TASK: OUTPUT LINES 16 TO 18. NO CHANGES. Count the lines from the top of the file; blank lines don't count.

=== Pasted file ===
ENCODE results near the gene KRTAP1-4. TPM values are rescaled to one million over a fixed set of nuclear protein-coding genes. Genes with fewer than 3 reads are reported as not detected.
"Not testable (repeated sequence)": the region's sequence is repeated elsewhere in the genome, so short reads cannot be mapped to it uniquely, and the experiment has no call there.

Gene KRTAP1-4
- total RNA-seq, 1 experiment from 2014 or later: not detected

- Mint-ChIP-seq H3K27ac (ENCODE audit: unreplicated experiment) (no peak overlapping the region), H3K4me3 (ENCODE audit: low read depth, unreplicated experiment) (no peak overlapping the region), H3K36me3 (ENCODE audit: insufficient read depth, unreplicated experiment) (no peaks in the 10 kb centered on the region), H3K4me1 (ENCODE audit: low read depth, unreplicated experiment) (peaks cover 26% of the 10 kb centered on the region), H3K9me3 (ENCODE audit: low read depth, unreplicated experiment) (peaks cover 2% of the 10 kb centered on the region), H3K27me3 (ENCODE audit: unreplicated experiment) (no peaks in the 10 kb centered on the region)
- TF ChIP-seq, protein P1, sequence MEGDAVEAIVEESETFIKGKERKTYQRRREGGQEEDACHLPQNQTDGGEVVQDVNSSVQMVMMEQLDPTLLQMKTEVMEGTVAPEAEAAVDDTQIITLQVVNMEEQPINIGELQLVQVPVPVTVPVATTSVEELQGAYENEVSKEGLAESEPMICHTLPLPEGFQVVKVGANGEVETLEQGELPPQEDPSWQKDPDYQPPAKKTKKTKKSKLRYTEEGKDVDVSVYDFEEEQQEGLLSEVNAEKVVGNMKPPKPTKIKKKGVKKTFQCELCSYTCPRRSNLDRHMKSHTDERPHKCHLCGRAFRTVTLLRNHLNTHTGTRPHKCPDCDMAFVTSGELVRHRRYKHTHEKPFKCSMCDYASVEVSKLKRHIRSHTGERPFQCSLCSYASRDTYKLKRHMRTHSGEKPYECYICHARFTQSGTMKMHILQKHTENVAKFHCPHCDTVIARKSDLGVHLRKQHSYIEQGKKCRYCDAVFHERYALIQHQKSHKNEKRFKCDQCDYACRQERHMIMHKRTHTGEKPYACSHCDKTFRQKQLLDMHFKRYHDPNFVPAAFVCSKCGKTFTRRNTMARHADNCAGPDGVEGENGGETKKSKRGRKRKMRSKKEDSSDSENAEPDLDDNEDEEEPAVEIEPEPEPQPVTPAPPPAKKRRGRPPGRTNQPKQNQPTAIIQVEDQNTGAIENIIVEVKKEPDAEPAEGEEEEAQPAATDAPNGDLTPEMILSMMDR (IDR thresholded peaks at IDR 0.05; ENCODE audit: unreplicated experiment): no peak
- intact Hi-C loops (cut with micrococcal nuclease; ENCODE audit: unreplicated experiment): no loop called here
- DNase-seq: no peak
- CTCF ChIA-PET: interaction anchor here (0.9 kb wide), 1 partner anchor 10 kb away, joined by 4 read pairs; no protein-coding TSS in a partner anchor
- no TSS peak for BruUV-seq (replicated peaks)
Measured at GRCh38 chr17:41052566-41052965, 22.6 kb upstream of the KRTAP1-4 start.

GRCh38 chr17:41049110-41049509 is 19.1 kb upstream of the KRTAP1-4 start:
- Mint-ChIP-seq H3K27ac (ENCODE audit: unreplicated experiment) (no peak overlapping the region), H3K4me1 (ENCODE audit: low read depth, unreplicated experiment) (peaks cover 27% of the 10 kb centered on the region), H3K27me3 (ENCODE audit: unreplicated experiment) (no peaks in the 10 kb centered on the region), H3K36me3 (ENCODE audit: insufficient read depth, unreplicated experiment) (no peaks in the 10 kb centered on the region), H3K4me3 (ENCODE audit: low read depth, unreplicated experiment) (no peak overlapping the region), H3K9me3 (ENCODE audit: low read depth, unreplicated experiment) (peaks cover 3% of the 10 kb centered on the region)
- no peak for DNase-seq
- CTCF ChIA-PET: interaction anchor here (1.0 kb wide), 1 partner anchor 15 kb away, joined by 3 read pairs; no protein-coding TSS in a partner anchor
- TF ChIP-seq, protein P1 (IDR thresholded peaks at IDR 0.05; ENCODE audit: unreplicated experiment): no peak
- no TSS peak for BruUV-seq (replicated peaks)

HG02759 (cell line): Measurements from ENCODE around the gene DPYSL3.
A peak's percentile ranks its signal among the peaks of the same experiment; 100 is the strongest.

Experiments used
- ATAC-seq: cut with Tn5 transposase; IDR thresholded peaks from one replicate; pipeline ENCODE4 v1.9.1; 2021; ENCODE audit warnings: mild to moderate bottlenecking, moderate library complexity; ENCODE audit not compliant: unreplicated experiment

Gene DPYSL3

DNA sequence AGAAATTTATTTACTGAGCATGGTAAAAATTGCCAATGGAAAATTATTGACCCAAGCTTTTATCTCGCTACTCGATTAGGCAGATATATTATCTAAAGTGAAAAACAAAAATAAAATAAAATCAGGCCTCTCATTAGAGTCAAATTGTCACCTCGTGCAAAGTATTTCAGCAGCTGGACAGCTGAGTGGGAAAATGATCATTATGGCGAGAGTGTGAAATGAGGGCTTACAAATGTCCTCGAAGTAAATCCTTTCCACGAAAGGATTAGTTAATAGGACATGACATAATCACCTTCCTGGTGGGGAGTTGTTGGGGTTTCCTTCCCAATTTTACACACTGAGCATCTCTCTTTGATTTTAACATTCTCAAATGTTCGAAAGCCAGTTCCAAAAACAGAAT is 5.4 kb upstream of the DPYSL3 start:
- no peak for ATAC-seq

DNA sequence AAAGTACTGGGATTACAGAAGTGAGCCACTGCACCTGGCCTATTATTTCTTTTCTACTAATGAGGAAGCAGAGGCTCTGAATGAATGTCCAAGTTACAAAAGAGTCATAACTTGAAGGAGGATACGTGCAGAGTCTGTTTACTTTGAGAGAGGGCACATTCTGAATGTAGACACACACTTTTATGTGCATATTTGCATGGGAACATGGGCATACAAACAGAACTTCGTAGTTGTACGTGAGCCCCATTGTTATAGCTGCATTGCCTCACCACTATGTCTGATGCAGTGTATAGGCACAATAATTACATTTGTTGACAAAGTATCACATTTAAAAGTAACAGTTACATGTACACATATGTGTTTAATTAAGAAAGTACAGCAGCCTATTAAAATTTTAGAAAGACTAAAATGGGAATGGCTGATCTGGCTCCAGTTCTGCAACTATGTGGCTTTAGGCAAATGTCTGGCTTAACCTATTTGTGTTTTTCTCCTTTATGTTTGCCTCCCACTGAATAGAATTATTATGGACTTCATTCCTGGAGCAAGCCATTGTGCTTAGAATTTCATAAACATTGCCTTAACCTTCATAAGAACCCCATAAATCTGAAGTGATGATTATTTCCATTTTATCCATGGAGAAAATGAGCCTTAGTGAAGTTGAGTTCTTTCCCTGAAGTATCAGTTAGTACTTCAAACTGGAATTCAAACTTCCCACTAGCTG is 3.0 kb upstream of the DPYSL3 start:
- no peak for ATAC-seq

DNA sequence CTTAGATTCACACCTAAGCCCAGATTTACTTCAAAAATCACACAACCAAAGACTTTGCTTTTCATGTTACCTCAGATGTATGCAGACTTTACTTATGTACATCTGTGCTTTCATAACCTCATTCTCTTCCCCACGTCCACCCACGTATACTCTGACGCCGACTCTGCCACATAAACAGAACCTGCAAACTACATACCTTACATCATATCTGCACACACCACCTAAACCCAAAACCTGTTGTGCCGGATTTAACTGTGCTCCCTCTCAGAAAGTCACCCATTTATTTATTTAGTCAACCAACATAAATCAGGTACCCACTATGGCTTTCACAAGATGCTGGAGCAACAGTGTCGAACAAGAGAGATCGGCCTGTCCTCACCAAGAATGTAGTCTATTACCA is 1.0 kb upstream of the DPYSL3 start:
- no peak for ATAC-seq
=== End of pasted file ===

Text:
- TF ChIP-seq, protein P1 (IDR thresholded peaks at IDR 0.05; ENCODE audit: unreplicated experiment): no peak
- no TSS peak for BruUV-seq (replicated peaks)

HG02759 (cell line): Measurements from ENCODE around the gene DPYSL3.